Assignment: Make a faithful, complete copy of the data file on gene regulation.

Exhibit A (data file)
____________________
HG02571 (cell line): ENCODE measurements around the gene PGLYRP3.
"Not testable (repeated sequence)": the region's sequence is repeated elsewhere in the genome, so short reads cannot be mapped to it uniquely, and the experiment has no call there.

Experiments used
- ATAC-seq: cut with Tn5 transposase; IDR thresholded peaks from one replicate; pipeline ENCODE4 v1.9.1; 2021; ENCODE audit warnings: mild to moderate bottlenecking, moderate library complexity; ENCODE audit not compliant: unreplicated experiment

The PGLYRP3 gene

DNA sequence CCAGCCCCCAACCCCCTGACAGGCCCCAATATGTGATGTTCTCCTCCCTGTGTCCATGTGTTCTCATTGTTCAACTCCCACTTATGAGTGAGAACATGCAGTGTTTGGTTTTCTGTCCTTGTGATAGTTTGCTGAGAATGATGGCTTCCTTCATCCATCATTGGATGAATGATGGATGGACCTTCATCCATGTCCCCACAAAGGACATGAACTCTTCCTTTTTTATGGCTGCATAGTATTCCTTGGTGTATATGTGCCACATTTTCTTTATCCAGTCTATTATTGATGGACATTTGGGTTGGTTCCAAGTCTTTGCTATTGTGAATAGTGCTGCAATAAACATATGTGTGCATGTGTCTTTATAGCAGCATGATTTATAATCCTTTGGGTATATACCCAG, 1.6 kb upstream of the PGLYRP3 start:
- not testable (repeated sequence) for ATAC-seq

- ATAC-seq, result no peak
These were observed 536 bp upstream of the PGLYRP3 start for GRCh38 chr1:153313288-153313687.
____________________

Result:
HG02571 (cell line): ENCODE measurements around the gene PGLYRP3.
"Not testable (repeated sequence)": the region's sequence is repeated elsewhere in the genome, so short reads cannot be mapped to it uniquely, and the experiment has no call there.

Experiments used
- ATAC-seq: cut with Tn5 transposase; IDR thresholded peaks from one replicate; pipeline ENCODE4 v1.9.1; 2021; ENCODE audit warnings: mild to moderate bottlenecking, moderate library complexity; ENCODE audit not compliant: unreplicated experiment

The PGLYRP3 gene

DNA sequence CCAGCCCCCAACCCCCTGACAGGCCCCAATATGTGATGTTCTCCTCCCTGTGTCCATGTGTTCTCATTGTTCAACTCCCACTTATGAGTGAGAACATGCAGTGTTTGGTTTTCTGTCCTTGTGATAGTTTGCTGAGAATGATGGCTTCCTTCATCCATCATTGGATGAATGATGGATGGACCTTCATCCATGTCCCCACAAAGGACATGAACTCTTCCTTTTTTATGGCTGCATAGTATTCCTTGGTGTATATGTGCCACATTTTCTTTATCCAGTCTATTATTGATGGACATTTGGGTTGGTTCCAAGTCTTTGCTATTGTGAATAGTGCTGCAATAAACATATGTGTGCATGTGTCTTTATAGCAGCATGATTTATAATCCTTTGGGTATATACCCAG, 1.6 kb upstream of the PGLYRP3 start:
- not testable (repeated sequence) for ATAC-seq

- ATAC-seq, result no peak
These were observed 536 bp upstream of the PGLYRP3 start for GRCh38 chr1:153313288-153313687.